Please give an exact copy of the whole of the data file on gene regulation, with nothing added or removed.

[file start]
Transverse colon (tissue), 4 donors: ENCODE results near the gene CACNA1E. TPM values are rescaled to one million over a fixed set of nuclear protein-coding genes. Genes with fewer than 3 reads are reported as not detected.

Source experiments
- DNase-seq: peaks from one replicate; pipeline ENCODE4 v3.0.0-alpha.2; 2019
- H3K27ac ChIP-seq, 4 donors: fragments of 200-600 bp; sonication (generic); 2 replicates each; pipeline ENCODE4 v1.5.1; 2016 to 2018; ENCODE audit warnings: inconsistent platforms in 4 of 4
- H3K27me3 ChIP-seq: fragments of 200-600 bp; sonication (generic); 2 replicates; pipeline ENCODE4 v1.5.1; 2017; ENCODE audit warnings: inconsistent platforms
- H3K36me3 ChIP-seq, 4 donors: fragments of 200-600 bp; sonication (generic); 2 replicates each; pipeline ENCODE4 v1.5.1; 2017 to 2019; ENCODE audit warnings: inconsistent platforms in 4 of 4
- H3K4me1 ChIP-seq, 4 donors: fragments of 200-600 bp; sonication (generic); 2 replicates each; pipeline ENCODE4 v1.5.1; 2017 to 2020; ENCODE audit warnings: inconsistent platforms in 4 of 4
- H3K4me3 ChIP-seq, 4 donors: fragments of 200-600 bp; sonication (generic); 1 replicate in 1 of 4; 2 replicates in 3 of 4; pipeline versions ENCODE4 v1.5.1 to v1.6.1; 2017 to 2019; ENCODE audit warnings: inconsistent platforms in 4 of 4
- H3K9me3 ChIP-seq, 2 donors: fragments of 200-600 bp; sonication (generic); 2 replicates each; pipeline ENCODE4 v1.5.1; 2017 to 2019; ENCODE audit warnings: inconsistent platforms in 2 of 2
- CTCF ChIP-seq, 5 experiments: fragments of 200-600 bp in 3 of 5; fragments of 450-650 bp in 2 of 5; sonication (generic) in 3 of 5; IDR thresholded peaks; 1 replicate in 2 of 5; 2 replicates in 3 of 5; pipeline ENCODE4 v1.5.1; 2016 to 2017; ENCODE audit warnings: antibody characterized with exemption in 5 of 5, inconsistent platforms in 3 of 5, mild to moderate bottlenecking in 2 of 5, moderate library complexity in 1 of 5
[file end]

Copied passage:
Transverse colon (tissue), 4 donors: ENCODE results near the gene CACNA1E. TPM values are rescaled to one million over a fixed set of nuclear protein-coding genes. Genes with fewer than 3 reads are reported as not detected.

Source experiments
- DNase-seq: peaks from one replicate; pipeline ENCODE4 v3.0.0-alpha.2; 2019
- H3K27ac ChIP-seq, 4 donors: fragments of 200-600 bp; sonication (generic); 2 replicates each; pipeline ENCODE4 v1.5.1; 2016 to 2018; ENCODE audit warnings: inconsistent platforms in 4 of 4
- H3K27me3 ChIP-seq: fragments of 200-600 bp; sonication (generic); 2 replicates; pipeline ENCODE4 v1.5.1; 2017; ENCODE audit warnings: inconsistent platforms
- H3K36me3 ChIP-seq, 4 donors: fragments of 200-600 bp; sonication (generic); 2 replicates each; pipeline ENCODE4 v1.5.1; 2017 to 2019; ENCODE audit warnings: inconsistent platforms in 4 of 4
- H3K4me1 ChIP-seq, 4 donors: fragments of 200-600 bp; sonication (generic); 2 replicates each; pipeline ENCODE4 v1.5.1; 2017 to 2020; ENCODE audit warnings: inconsistent platforms in 4 of 4
- H3K4me3 ChIP-seq, 4 donors: fragments of 200-600 bp; sonication (generic); 1 replicate in 1 of 4; 2 replicates in 3 of 4; pipeline versions ENCODE4 v1.5.1 to v1.6.1; 2017 to 2019; ENCODE audit warnings: inconsistent platforms in 4 of 4
- H3K9me3 ChIP-seq, 2 donors: fragments of 200-600 bp; sonication (generic); 2 replicates each; pipeline ENCODE4 v1.5.1; 2017 to 2019; ENCODE audit warnings: inconsistent platforms in 2 of 2
- CTCF ChIP-seq, 5 experiments: fragments of 200-600 bp in 3 of 5; fragments of 450-650 bp in 2 of 5; sonication (generic) in 3 of 5; IDR thresholded peaks; 1 replicate in 2 of 5; 2 replicates in 3 of 5; pipeline ENCODE4 v1.5.1; 2016 to 2017; ENCODE audit warnings: antibody characterized with exemption in 5 of 5, inconsistent platforms in 3 of 5, mild to moderate bottlenecking in 2 of 5, moderate library complexity in 1 of 5